The prominence of bollards has dramatically increased during the past decade due to heightened concerns about security. They are an easy, practical, and cost-effective method of erecting anti-ram perimeter defense without creating a visual feeling of a fortified bunker. Bollards are popular for traffic direction and control, and in purely decorative applications. However, bollards can serve many functions beyond security. They can be used for purely artistic purposes, functioning as landscaping elements. Bollards can create visible boundaries of a property, or separate areas within sites. They can control traffic and they are often arranged to permit pedestrian access while preventing entry of vehicles.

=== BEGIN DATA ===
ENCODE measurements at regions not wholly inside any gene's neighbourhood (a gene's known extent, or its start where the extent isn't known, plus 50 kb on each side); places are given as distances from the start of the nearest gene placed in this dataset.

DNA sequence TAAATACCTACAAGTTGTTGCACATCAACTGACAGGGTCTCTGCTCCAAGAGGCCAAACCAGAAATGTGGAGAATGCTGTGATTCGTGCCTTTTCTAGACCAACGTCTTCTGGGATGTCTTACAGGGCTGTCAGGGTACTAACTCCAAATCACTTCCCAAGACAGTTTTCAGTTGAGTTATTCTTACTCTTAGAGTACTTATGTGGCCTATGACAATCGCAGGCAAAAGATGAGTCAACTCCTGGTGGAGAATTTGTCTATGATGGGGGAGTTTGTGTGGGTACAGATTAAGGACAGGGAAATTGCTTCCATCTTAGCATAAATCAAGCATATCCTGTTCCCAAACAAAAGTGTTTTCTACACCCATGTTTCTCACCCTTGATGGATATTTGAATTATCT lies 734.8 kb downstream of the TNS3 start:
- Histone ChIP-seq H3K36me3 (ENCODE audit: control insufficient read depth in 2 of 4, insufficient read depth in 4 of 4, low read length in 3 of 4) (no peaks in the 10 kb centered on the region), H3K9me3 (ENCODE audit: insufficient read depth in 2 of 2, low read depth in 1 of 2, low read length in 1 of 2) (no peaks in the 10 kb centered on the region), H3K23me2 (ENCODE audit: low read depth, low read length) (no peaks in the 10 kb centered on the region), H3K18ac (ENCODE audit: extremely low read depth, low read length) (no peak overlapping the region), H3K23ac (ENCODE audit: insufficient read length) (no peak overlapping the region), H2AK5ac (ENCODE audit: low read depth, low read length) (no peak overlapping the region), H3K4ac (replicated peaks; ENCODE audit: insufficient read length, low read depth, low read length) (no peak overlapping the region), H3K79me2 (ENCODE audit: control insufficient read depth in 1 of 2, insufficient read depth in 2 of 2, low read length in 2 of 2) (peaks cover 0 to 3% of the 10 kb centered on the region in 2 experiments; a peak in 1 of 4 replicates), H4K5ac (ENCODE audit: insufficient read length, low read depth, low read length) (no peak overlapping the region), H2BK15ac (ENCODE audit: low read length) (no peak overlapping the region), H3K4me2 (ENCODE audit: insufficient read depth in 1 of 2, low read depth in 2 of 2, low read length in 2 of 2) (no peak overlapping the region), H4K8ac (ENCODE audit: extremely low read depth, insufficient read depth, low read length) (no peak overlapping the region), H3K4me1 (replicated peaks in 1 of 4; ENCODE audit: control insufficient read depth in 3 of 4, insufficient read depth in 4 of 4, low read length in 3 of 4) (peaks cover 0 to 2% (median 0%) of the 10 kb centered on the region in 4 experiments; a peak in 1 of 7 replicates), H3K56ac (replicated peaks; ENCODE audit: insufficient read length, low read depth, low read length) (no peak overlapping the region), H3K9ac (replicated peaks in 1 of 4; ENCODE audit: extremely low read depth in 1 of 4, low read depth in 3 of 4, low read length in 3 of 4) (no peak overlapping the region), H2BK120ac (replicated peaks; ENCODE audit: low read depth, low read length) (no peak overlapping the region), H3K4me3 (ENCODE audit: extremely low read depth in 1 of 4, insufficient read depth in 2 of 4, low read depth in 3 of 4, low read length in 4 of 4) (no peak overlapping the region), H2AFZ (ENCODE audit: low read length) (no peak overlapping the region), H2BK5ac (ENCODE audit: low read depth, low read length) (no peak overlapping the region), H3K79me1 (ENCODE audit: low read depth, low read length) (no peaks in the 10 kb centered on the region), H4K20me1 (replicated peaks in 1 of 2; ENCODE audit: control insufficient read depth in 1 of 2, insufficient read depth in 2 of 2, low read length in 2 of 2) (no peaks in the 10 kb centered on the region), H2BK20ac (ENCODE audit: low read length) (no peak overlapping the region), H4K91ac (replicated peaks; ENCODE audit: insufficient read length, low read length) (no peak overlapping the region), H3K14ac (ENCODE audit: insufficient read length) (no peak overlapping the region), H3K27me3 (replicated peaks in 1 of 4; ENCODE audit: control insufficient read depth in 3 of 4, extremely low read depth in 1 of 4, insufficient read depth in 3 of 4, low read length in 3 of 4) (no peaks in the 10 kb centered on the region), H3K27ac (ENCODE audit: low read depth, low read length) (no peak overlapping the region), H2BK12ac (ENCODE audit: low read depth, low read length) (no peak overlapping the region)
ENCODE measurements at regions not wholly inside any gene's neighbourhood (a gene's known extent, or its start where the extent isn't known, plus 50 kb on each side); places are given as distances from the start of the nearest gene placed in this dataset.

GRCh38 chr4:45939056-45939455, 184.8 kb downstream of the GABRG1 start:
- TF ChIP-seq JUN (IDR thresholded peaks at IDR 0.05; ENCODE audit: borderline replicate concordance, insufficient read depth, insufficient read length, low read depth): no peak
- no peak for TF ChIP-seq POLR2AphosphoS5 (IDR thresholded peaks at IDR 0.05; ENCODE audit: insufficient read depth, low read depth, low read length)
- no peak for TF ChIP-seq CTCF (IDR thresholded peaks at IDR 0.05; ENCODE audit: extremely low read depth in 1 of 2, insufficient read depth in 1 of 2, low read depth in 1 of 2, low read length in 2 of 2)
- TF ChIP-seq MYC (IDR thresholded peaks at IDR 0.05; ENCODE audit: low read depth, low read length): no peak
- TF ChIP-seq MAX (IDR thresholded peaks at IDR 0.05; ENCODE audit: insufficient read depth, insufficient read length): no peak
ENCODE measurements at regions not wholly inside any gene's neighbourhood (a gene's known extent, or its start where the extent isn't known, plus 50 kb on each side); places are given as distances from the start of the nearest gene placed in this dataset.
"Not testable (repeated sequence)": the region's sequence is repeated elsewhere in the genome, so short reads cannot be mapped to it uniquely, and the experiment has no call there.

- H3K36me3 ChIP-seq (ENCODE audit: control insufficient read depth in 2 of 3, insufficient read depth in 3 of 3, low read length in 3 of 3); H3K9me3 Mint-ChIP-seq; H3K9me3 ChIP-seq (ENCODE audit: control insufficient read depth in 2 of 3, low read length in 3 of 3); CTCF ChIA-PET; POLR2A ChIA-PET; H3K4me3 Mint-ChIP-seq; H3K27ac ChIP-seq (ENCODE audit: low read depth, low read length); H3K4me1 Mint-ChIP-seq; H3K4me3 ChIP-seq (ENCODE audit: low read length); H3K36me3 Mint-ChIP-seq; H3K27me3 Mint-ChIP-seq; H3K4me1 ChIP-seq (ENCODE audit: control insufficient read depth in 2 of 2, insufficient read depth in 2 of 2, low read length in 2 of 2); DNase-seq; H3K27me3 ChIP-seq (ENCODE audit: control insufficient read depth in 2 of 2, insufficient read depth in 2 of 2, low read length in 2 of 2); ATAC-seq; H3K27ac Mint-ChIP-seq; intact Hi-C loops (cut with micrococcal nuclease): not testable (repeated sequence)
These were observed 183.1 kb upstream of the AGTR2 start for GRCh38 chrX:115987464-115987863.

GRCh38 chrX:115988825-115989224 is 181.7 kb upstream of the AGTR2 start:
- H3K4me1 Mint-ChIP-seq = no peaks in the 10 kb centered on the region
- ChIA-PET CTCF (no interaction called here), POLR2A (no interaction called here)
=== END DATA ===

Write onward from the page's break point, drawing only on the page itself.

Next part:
Removable and retractable bollards can allow different amounts of access restriction for many different circumstances. They frequently tell us where we could and cannot drive, park, bike, or walk, protect us from crime, shield vehicles and property from accidents, and add aesthetic features to our own building exteriors and surrounding areas. Bollards can incorporate other functions including lighting, security cameras, bicycle parking or perhaps seating. Decorative bollards are produced in a number of patterns to harmonize with an array of architectural styles. The prevalence of the very common form of security bollard, the concrete-filled steel pipe, has encouraged the manufacturing of decorative bollards designed to fit as covers over standard steel pipe sizes, adding pleasing form to the required function.